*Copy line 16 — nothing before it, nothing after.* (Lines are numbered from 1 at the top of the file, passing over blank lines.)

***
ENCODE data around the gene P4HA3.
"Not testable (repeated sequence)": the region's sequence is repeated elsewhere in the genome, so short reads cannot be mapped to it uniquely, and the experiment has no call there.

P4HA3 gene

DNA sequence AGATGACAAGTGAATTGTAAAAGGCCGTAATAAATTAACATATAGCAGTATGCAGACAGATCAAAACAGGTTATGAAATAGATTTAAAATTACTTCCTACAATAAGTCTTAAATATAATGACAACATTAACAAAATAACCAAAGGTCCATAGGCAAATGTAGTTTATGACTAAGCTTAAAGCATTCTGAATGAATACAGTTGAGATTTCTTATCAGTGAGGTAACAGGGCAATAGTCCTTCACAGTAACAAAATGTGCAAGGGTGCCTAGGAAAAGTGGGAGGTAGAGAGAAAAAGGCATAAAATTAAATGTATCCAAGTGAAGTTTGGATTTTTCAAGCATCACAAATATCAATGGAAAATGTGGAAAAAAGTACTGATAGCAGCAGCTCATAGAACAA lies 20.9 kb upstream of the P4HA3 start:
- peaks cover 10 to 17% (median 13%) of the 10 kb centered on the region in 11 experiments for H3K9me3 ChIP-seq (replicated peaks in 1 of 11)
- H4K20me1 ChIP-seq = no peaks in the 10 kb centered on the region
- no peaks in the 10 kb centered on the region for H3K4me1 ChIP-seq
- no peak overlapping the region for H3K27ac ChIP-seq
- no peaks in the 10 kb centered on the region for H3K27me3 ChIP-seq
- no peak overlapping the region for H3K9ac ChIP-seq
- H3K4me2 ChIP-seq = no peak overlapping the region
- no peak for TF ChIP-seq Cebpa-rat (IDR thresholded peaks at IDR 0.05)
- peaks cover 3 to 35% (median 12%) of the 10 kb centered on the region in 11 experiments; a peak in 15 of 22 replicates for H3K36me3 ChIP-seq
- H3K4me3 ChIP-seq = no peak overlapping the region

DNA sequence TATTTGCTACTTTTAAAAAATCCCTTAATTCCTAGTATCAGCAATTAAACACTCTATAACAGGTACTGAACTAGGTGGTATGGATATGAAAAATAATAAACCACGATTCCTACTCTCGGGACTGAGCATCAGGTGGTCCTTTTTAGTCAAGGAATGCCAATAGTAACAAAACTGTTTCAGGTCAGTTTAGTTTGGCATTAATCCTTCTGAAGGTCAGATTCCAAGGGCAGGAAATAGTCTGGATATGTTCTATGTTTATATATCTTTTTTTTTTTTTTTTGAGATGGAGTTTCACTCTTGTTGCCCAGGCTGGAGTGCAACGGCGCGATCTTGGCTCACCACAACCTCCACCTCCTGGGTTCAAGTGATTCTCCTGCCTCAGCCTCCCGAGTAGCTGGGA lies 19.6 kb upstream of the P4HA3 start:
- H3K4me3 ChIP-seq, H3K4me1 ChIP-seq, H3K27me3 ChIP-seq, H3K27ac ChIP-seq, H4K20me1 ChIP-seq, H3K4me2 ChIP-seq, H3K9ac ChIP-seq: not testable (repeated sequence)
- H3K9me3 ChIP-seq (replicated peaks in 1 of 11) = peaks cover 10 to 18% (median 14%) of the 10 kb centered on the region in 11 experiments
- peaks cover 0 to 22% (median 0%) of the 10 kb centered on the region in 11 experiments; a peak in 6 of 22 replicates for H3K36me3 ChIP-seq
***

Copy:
- H3K4me3 ChIP-seq, H3K4me1 ChIP-seq, H3K27me3 ChIP-seq, H3K27ac ChIP-seq, H4K20me1 ChIP-seq, H3K4me2 ChIP-seq, H3K9ac ChIP-seq: not testable (repeated sequence)